Genetic alterations in components that make up the Wnt signaling pathway, which includes APC (adenomatous polyposis coli) and β-catenin, are prevalent in a number of cancer types, occurring in upwards of 80% of colorectal cancers. Additionally, germline mutations of APC lead to the hereditary cancer syndrome Familial Adenomatous Polyposis (FAP). Wnt signaling controls the level of intracellular activated β-catenin, a key effector of oncogenic signal transduction, and oncogenic alterations in Wnt, APC, or β-catenin all result in elevated and uncontrolled levels of β-catenin. Wnt signaling is initiated upon binding of secreted Wnt ligands to Frizzled receptors and low-density lipoprotein receptor-related protein (LRP) co-receptors, which induces phosphorylation of Dishevelled (Dvl). Phosphorylated Dvl then associates with Axin, leading to dissociation of the β-catenin destruction complex (which includes APC and GSK3β). Free β-catenin then accumulates in the cytoplasm and translocates to the nucleus.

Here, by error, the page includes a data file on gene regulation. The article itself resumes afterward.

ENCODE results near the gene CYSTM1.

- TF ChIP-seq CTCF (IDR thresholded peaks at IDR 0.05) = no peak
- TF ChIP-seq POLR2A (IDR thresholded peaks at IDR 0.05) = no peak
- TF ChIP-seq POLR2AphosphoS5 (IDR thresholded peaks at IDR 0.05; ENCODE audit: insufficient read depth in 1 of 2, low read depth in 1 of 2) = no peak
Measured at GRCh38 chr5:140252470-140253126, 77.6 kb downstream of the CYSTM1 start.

Recent studies have shown that the cyclic nucleotide phosphodiesterase 10A (PDE10) is overexpressed during early stages of tumorigenesis and is essential for tumor cell growth. PDE10 inhibition increases cyclic GMP levels in tumor cells to activate protein kinase G (PKG) signaling leading to the degradation of the oncogenic pool of β-catenin to suppress critical proteins essential for tumor cell proliferation and survival. Thus, targeting PDE10 provides a novel approach to selectively suppress β-catenin mediated transcriptional activity.
Our program has identified small molecules that selectively and potently inhibit PDE10 and suppress Wnt/β-catenin signaling in preclinical models. PDE10 inhibition has been shown to down regulate β-catenin expression and inhibits polyp and tumor growth. It has potential for application in the treatment of cancer as well as spontaneous and familial polyposis syndromes.